ATLANTA - Even as they watched his batting average sink below the Mendoza Line, the Mets harbored reservations about making significant changes to Ike Davis' swing. They worried that attempting so many fixes -- while he was still expected to produce -- would ultimately be counterproductive.
Instead, the Mets implemented a series of small tweaks, hoping it would be enough.
It wasn't, which is why the Mets have adopted a more drastic approach with Davis, who is working on a laundry list of changes during his stint at Triple-A Las Vegas.
Judging from the sheer amount of adjustments that Davis is trying to incorporate into his swing, his stay in the minor leagues may prove to be longer than the Mets had first anticipated.
"I don't think it's going to happen overnight," Mets manager Terry Collins said last night. "It's going to be a process of getting comfortable with what he's working on."
Since he was optioned down on June 10 -- when his batting average had dipped to .161 -- Davis has worked under the supervision of Las Vegas manager Wally Backman and hitting coach George Greer. Recently, roving hitting coordinator Lamar Johnson has also put in time with Davis, whom the Mets count as a core piece in their rebuilding project.
The biggest change involves reducing the hitch in Davis' swing, which scouts have long identified as a fatal flaw, and perhaps his biggest barrier toward achieving consistency.
"The whole timing of getting his hands in position -- it's got to get fixed," Collins said. "That's the biggest thing. When that happens, the rest of his swing is easy to adjust. Because that [hitch] has been a part of his swing for so long, that's the No. 1 area that he's got to correct, so it's going to be hard. That's a major part of his swing that's got to change."
But the Mets also have focused on the positioning of Davis' upper body during his swing, part of an effort to eliminate his tendency to lunge at pitches, another bad habit. They have even asked Davis to adjust the way he grips the bat, closer toward his fingertips as opposed to his palms.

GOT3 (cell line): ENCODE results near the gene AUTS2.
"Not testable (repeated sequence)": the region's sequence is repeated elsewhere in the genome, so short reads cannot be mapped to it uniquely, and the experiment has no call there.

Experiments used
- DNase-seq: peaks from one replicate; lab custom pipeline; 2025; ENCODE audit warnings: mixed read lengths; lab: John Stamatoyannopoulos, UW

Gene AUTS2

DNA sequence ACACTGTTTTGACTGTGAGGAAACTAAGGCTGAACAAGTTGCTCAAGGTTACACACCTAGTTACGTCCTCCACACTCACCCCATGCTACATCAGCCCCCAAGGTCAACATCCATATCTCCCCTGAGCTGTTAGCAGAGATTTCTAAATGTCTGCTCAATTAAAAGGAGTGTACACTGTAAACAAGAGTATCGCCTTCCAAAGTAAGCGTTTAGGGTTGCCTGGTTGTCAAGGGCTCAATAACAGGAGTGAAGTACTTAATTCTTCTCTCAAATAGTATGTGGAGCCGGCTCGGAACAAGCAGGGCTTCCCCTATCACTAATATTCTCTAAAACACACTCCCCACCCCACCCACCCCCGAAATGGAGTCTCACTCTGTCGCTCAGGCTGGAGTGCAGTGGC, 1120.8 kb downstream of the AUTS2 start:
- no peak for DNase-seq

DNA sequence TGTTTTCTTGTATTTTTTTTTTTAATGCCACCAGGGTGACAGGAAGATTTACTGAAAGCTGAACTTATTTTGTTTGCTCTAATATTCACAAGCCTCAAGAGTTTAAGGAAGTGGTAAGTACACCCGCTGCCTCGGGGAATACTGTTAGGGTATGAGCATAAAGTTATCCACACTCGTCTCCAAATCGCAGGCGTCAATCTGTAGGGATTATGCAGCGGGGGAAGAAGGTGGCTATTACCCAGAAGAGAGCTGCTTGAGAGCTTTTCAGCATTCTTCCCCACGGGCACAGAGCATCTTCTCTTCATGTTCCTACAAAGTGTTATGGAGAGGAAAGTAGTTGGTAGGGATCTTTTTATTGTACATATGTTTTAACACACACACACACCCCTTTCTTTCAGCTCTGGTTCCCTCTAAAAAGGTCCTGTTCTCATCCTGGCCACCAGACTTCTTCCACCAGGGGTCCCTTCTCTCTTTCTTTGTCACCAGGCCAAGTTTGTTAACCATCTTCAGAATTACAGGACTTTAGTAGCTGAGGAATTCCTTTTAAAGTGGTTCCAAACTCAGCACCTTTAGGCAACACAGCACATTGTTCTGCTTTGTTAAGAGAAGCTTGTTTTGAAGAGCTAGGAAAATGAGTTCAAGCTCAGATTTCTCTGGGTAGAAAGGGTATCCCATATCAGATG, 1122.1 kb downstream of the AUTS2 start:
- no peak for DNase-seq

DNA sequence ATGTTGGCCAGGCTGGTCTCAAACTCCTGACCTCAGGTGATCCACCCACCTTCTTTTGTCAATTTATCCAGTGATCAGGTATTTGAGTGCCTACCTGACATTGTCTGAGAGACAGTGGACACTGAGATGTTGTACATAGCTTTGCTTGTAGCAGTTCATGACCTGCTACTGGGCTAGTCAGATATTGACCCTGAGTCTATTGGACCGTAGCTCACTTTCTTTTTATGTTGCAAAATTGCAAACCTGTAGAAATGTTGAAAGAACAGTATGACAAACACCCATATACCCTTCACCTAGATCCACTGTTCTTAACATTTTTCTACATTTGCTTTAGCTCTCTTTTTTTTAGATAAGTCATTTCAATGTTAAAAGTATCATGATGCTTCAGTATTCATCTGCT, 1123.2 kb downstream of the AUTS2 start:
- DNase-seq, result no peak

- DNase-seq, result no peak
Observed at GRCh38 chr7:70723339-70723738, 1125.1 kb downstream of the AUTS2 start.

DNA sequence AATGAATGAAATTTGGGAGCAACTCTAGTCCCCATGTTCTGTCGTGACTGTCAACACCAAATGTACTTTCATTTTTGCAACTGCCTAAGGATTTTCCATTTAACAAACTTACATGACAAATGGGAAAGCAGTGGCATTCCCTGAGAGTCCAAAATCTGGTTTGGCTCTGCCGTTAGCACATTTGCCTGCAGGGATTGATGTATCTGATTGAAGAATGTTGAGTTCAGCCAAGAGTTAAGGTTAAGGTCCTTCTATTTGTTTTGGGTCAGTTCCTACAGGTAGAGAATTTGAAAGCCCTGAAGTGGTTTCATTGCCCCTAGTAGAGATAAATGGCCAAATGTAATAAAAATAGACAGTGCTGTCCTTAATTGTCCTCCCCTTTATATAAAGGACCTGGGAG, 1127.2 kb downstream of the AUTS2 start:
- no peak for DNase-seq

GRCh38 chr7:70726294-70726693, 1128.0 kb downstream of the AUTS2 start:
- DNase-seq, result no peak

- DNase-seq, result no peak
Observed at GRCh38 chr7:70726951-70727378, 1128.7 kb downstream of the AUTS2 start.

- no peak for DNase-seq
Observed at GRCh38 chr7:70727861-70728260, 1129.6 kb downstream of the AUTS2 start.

Most of the changes are designed to increase Davis' ability to recognize pitches, another problem identified by the staff.
"They really like what he's doing," said Collins, who received a favorable report Thursday about Davis' progress. "He had three walks last night, they were very happy with the way he saw the ball, laid off some balls in the dirt. They say he's made real good strides."
Entering Thursday night, in nine games at Las Vegas, Davis is hitting .258 with no homers and four RBIs. But on Wednesday night, Davis finished 2-for-2 with three walks, which Mets hitting coach Dave Hudgens took as an encouraging sign.
"I judge [progress] more on the walks almost more than on the hits because that means he's recognizing pitches, laying off the curveball down, laying off pitches," said Hudgens, who has been in daily contact with his counterpart, Greer. "Obviously, I know he can hit. I want him to recognize pitches so he lays off pitches he shouldn't swing at.
"That's one of the goals."
Yet even with his recent progress, the Mets may be without their first baseman for a while longer.
"Yeah," Collins said, when asked if has a target date for Davis' return. "Tomorrow. I'd like him back tomorrow -- if he's swinging good."